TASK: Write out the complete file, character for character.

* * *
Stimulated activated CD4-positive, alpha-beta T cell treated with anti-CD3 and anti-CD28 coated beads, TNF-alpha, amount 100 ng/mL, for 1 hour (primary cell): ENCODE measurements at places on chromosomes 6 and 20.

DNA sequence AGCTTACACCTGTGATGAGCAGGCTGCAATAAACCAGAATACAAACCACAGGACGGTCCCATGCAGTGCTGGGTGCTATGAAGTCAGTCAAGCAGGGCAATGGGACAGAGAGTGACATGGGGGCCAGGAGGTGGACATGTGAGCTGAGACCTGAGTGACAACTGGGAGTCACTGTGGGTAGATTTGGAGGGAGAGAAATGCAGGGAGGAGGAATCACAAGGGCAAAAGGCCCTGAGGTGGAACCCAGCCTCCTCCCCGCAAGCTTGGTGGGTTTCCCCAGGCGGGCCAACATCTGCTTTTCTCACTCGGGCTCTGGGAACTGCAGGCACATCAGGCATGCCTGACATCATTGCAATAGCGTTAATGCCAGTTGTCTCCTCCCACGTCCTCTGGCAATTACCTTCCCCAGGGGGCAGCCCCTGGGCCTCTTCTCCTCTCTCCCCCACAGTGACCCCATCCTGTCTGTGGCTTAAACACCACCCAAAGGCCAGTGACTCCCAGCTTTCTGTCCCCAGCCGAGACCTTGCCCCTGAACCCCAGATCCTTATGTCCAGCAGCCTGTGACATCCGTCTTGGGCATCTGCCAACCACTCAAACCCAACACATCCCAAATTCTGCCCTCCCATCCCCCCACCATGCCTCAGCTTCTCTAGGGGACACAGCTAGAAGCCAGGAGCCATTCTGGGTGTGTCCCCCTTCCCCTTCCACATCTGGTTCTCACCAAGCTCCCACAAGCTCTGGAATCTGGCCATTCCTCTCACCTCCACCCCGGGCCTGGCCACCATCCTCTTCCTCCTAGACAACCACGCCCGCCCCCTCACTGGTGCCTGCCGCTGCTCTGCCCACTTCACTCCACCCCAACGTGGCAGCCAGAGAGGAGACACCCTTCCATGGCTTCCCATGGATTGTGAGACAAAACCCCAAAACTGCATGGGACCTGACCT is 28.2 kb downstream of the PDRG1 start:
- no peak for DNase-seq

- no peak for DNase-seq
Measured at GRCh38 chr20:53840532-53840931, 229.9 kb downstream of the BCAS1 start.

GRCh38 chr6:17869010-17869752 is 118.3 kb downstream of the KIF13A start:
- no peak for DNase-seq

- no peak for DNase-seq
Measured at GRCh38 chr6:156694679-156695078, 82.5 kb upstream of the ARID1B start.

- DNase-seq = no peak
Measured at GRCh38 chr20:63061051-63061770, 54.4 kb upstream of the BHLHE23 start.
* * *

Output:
Stimulated activated CD4-positive, alpha-beta T cell treated with anti-CD3 and anti-CD28 coated beads, TNF-alpha, amount 100 ng/mL, for 1 hour (primary cell): ENCODE measurements at places on chromosomes 6 and 20.

DNA sequence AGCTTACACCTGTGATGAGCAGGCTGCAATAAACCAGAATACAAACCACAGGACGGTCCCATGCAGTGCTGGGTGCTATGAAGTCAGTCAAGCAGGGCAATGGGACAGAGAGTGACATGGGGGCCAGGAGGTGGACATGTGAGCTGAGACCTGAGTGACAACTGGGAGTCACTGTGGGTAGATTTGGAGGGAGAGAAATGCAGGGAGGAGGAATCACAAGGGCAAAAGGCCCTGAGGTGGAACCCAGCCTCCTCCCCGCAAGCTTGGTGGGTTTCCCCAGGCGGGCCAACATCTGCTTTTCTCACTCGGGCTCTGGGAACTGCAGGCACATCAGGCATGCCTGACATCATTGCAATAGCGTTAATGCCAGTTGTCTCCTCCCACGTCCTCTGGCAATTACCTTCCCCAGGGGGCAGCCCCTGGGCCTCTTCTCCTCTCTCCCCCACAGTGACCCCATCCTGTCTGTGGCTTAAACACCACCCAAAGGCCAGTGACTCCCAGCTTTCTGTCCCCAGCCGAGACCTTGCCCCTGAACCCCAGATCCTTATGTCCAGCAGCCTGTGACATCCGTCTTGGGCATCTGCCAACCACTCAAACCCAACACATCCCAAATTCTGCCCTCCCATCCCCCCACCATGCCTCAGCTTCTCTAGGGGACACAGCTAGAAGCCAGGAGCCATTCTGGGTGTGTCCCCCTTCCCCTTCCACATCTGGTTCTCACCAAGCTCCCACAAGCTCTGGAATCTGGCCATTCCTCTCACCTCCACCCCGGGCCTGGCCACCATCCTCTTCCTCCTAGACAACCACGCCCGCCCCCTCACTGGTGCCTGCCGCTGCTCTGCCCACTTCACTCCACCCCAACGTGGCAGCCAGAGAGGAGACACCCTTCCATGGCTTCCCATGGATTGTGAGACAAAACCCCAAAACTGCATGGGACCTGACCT is 28.2 kb downstream of the PDRG1 start:
- no peak for DNase-seq

- no peak for DNase-seq
Measured at GRCh38 chr20:53840532-53840931, 229.9 kb downstream of the BCAS1 start.

GRCh38 chr6:17869010-17869752 is 118.3 kb downstream of the KIF13A start:
- no peak for DNase-seq

- no peak for DNase-seq
Measured at GRCh38 chr6:156694679-156695078, 82.5 kb upstream of the ARID1B start.

- DNase-seq = no peak
Measured at GRCh38 chr20:63061051-63061770, 54.4 kb upstream of the BHLHE23 start.